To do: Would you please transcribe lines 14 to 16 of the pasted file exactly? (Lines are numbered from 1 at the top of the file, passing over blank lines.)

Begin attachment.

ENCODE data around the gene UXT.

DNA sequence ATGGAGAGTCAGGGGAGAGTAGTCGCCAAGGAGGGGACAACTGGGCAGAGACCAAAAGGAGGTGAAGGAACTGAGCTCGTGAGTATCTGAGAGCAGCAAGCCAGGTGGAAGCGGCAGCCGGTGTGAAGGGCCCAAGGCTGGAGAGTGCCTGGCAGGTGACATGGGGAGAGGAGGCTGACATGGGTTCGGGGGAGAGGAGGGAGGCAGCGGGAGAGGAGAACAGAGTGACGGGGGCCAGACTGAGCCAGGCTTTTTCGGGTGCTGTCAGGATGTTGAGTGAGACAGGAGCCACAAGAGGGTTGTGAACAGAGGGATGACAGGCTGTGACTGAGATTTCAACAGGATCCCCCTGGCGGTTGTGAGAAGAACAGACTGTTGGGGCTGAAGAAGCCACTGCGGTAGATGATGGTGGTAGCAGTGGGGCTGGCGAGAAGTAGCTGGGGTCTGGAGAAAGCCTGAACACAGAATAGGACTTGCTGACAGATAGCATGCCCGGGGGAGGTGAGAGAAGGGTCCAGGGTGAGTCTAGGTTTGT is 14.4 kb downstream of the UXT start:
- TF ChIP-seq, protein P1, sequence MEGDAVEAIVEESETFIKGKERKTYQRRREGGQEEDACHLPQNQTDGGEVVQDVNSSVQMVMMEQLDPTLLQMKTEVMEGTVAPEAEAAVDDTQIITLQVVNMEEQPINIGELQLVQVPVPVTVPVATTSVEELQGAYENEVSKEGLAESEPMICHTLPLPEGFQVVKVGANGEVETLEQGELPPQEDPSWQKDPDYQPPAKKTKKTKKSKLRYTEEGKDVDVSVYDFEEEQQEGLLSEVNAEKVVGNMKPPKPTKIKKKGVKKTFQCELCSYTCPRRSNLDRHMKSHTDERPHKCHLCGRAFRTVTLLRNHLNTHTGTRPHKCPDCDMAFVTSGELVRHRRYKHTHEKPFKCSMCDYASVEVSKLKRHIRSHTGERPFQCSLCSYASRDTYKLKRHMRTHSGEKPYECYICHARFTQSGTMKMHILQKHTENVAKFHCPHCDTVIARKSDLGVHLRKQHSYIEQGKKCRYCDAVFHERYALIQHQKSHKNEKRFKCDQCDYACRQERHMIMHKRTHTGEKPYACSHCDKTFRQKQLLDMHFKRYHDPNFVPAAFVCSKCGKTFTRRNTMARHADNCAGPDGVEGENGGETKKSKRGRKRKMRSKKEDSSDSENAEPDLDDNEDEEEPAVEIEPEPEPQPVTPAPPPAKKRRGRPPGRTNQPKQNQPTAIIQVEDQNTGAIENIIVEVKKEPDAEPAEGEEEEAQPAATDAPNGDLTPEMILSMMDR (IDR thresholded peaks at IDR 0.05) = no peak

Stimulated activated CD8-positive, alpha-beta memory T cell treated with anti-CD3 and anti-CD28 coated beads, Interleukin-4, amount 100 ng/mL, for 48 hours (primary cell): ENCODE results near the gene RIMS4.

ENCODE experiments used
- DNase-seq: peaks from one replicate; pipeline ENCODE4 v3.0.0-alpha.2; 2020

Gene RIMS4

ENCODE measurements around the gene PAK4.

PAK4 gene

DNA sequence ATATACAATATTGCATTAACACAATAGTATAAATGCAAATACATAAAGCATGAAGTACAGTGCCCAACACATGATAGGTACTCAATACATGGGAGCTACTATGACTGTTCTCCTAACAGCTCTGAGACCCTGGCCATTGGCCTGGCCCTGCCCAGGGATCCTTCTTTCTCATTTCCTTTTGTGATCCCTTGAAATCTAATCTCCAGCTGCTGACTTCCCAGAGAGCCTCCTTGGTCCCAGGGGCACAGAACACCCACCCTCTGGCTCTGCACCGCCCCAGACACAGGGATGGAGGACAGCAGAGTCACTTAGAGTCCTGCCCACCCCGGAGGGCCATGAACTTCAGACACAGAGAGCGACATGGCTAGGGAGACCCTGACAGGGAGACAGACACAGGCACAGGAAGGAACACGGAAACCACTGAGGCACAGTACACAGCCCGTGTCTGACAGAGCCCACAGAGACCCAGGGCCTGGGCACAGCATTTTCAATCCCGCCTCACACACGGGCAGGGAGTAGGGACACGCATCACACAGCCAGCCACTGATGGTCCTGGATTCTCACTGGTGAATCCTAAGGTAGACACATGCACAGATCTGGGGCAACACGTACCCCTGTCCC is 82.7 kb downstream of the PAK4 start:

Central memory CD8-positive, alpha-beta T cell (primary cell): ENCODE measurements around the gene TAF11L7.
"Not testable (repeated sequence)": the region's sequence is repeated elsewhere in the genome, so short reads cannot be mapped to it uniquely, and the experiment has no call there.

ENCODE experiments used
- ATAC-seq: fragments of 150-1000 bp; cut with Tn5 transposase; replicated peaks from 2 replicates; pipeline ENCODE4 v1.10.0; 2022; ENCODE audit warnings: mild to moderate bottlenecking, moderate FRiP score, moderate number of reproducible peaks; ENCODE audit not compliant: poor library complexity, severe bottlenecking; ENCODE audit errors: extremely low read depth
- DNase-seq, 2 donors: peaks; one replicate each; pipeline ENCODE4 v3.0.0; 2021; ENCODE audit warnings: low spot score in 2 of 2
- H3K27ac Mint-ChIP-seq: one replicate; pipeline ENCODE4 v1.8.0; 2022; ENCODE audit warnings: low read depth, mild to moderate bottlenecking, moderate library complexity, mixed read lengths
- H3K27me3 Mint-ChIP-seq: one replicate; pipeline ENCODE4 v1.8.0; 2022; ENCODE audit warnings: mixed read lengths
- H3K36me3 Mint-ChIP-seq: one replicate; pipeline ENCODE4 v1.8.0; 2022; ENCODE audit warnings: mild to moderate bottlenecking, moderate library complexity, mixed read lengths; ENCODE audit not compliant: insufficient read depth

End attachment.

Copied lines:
- ATAC-seq: fragments of 150-1000 bp; cut with Tn5 transposase; replicated peaks from 2 replicates; pipeline ENCODE4 v1.10.0; 2022; ENCODE audit warnings: mild to moderate bottlenecking, moderate FRiP score, moderate number of reproducible peaks; ENCODE audit not compliant: poor library complexity, severe bottlenecking; ENCODE audit errors: extremely low read depth
- DNase-seq, 2 donors: peaks; one replicate each; pipeline ENCODE4 v3.0.0; 2021; ENCODE audit warnings: low spot score in 2 of 2
- H3K27ac Mint-ChIP-seq: one replicate; pipeline ENCODE4 v1.8.0; 2022; ENCODE audit warnings: low read depth, mild to moderate bottlenecking, moderate library complexity, mixed read lengths